Hall of the Mountain King” – Savatage from Hall of the mountain King – Jon isn’t exactly displaying his prowess as he groans his way through even the clean vocal parts that set the tone for all later power-prog bands to dip into that not-so-sung range of their voice, it’s a perfect evil sound
Veil of MayaCynic from Focus – nu-skul fans are going to crucify me for pointing out the vocal process on this is used on EVERY pop song now, but what makes this song notable beyond that the growl is set so well into the flow of the song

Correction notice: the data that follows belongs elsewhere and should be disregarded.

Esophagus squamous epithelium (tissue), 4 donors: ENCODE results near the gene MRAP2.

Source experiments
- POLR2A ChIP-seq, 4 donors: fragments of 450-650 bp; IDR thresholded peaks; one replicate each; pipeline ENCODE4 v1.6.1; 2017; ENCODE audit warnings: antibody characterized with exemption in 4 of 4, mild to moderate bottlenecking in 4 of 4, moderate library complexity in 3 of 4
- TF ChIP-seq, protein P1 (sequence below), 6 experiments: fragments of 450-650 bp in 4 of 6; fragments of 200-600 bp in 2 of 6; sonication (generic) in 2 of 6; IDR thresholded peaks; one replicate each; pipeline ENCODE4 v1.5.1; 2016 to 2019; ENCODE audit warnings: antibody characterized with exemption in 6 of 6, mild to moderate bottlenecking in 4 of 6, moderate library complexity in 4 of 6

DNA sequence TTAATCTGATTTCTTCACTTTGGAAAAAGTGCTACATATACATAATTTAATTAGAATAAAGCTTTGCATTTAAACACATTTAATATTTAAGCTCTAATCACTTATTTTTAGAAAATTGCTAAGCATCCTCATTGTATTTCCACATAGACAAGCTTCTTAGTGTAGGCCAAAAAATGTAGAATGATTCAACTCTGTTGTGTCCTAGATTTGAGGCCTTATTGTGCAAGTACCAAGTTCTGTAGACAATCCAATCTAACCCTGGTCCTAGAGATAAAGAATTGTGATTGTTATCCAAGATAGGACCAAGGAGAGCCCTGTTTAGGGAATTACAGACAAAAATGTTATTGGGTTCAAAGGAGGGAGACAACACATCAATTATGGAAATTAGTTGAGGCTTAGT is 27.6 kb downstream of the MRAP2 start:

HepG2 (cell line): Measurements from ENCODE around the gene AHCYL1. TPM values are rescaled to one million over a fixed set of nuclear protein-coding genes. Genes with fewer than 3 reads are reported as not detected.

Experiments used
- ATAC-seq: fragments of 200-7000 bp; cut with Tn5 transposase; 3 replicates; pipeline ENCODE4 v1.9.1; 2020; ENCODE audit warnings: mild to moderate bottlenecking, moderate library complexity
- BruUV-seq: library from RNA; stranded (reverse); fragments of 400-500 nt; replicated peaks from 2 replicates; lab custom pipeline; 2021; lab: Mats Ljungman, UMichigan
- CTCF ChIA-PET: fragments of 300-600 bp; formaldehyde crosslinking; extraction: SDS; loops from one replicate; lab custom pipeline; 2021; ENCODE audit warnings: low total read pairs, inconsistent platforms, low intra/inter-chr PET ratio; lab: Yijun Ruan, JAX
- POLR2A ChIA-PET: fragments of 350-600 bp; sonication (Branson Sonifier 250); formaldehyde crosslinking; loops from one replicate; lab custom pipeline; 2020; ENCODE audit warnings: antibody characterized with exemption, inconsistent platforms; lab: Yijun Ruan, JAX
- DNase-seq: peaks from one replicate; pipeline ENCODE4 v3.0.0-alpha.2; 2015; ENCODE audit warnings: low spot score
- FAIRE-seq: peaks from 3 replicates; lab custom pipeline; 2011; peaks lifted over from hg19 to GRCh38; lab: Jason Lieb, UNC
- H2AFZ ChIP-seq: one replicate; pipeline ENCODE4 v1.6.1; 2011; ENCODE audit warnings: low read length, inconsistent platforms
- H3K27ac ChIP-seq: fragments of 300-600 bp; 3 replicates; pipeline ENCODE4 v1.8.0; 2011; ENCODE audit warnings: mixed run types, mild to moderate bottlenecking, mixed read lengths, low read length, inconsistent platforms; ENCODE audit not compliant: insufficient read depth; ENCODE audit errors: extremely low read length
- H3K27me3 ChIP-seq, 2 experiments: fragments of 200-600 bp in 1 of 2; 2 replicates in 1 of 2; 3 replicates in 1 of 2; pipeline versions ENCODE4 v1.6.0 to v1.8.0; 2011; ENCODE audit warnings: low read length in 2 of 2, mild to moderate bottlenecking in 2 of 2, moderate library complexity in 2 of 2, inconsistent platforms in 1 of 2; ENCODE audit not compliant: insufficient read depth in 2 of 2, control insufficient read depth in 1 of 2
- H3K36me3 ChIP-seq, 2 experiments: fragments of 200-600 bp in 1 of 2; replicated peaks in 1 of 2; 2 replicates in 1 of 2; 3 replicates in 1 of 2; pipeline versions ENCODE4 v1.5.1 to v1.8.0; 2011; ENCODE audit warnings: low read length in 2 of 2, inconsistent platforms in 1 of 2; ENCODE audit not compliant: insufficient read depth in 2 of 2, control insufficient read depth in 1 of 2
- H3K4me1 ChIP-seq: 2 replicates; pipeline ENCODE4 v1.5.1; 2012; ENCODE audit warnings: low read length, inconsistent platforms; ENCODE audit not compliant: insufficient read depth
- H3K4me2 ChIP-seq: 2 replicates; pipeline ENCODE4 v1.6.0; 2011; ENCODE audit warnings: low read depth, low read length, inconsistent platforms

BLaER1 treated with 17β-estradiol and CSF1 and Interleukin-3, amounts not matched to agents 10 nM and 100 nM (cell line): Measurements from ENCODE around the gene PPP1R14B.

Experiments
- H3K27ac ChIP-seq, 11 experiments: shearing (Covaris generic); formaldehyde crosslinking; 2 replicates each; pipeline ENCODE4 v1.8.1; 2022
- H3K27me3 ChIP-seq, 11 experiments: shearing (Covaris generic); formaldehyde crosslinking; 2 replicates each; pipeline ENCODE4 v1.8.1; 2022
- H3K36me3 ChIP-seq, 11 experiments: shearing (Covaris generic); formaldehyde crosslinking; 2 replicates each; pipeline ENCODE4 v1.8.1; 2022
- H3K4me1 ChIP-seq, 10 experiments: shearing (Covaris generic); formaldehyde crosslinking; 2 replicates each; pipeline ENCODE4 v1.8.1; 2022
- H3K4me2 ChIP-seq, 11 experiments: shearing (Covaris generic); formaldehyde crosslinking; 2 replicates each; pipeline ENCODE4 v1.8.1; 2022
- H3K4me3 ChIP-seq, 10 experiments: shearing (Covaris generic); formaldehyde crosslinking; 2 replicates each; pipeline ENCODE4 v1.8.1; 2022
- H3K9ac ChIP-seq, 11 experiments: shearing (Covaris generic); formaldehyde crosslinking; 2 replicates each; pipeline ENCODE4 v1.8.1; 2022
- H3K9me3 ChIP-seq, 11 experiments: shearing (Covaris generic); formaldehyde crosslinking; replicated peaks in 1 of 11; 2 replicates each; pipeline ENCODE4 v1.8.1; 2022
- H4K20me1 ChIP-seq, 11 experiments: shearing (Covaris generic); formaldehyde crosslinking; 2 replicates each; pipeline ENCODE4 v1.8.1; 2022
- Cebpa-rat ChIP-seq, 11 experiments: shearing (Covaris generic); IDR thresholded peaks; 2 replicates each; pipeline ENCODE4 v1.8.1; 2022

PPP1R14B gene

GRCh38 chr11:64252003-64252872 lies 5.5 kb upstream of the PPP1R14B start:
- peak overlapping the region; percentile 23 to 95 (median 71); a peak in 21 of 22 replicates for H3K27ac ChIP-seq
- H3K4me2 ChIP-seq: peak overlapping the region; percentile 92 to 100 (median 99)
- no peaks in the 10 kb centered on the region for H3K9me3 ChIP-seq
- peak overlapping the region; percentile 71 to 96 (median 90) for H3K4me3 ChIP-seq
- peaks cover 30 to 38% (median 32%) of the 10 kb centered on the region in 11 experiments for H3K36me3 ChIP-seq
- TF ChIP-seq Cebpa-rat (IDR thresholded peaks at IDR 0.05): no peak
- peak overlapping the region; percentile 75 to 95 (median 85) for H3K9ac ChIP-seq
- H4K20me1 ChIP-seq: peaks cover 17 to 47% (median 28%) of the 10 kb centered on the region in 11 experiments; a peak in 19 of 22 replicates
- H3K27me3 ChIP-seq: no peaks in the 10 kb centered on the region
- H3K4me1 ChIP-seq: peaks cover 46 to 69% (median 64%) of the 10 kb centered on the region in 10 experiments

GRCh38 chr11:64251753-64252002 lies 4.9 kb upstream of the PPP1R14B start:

About thedoormouse

I am I. That’s all that i am. my little mousehole in cyberspace of fiction, recipes, sacrasm, op-ed on music, sports, and other notations both grand and tiny: https://thedmouse.wordpress.com/about-thedmouse/
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One Response to mixtape: the growl, the scream, the bark

  1. Pingback: mixtape: vocalizatoins | doormouse's declarations & personal musings